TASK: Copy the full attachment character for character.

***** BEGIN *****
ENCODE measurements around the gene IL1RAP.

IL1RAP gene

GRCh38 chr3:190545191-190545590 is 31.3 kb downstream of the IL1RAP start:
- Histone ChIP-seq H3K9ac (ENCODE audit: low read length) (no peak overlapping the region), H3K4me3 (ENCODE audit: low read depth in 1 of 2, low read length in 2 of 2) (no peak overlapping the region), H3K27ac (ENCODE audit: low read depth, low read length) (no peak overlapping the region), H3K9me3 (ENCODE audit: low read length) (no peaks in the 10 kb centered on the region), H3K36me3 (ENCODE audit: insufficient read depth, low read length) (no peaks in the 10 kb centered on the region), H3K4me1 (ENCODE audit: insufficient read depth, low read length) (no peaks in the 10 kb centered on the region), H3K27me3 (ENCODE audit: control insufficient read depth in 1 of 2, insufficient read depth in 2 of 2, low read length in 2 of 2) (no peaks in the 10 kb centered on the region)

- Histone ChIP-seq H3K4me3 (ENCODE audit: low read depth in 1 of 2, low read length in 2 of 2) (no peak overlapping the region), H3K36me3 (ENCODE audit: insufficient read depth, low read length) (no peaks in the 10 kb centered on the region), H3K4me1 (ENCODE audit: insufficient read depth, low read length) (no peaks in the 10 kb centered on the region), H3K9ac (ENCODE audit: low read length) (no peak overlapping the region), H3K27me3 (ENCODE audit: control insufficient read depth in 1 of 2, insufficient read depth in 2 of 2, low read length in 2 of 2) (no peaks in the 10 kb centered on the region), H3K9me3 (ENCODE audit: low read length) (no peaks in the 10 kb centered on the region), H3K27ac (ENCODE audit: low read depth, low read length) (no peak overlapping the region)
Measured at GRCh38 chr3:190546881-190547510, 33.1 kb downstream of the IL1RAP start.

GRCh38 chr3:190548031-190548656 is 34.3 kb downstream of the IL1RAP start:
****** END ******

ENCODE measurements around the gene IL1RAP.

IL1RAP gene

GRCh38 chr3:190545191-190545590 is 31.3 kb downstream of the IL1RAP start:
- Histone ChIP-seq H3K9ac (ENCODE audit: low read length) (no peak overlapping the region), H3K4me3 (ENCODE audit: low read depth in 1 of 2, low read length in 2 of 2) (no peak overlapping the region), H3K27ac (ENCODE audit: low read depth, low read length) (no peak overlapping the region), H3K9me3 (ENCODE audit: low read length) (no peaks in the 10 kb centered on the region), H3K36me3 (ENCODE audit: insufficient read depth, low read length) (no peaks in the 10 kb centered on the region), H3K4me1 (ENCODE audit: insufficient read depth, low read length) (no peaks in the 10 kb centered on the region), H3K27me3 (ENCODE audit: control insufficient read depth in 1 of 2, insufficient read depth in 2 of 2, low read length in 2 of 2) (no peaks in the 10 kb centered on the region)

- Histone ChIP-seq H3K4me3 (ENCODE audit: low read depth in 1 of 2, low read length in 2 of 2) (no peak overlapping the region), H3K36me3 (ENCODE audit: insufficient read depth, low read length) (no peaks in the 10 kb centered on the region), H3K4me1 (ENCODE audit: insufficient read depth, low read length) (no peaks in the 10 kb centered on the region), H3K9ac (ENCODE audit: low read length) (no peak overlapping the region), H3K27me3 (ENCODE audit: control insufficient read depth in 1 of 2, insufficient read depth in 2 of 2, low read length in 2 of 2) (no peaks in the 10 kb centered on the region), H3K9me3 (ENCODE audit: low read length) (no peaks in the 10 kb centered on the region), H3K27ac (ENCODE audit: low read depth, low read length) (no peak overlapping the region)
Measured at GRCh38 chr3:190546881-190547510, 33.1 kb downstream of the IL1RAP start.

GRCh38 chr3:190548031-190548656 is 34.3 kb downstream of the IL1RAP start: